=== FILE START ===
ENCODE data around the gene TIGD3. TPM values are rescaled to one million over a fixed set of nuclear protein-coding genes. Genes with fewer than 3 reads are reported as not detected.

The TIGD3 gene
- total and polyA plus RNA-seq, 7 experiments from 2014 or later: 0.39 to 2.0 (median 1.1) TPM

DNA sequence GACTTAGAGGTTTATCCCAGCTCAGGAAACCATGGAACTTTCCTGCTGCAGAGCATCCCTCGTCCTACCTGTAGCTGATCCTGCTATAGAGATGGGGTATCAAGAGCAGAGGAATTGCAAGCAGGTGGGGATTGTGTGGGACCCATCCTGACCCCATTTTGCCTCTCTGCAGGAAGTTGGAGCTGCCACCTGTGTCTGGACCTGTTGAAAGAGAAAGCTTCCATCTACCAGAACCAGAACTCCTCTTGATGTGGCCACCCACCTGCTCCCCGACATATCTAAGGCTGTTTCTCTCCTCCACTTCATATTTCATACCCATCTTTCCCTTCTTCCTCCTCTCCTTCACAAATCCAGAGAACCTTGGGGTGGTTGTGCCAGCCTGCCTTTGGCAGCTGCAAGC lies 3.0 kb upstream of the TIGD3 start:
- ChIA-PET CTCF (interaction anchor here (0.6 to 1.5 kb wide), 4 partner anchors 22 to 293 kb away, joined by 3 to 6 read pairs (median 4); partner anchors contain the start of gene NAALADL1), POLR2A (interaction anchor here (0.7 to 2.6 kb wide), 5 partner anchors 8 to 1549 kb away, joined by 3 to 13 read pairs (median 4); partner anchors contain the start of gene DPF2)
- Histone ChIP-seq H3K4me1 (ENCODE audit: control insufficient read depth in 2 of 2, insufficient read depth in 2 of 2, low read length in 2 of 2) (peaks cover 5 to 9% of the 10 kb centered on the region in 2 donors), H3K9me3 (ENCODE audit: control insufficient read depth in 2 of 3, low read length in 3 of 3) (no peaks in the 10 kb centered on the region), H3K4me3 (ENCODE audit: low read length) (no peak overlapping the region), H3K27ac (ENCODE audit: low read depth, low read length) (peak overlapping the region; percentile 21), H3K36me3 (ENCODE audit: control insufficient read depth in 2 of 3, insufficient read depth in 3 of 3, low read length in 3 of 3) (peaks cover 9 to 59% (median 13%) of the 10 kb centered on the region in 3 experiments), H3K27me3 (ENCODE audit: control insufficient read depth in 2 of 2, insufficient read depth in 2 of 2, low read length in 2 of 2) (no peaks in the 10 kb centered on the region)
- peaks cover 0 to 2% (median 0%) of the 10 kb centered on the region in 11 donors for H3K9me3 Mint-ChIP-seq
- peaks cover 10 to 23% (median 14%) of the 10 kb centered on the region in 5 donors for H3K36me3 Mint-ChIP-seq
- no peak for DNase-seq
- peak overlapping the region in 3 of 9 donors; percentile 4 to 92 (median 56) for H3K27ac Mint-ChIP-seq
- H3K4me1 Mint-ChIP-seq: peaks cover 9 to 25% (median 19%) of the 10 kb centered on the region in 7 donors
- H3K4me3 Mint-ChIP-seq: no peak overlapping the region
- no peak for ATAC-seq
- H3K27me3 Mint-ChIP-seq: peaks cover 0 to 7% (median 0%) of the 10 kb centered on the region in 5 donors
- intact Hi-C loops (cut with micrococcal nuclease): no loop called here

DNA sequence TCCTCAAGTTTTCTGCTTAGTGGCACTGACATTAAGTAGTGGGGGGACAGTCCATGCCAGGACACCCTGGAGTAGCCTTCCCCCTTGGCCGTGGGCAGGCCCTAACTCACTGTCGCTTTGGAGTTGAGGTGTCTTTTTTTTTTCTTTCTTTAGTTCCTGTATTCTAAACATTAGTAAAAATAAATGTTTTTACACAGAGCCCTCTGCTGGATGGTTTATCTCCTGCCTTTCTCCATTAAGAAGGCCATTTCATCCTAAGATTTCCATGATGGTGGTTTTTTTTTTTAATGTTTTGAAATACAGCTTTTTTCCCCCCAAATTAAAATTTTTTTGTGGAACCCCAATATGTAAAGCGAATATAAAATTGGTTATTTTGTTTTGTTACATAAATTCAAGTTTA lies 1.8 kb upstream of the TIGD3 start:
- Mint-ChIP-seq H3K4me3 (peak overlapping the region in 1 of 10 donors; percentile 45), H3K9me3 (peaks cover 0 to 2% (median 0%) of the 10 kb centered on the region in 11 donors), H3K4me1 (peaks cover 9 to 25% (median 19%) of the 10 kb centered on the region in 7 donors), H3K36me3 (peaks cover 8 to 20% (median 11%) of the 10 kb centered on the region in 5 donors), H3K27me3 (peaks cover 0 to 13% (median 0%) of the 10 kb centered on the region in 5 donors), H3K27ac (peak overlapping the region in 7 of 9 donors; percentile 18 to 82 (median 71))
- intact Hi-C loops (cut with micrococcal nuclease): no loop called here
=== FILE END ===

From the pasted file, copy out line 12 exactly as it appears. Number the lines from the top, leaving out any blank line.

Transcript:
- H3K4me3 Mint-ChIP-seq: no peak overlapping the region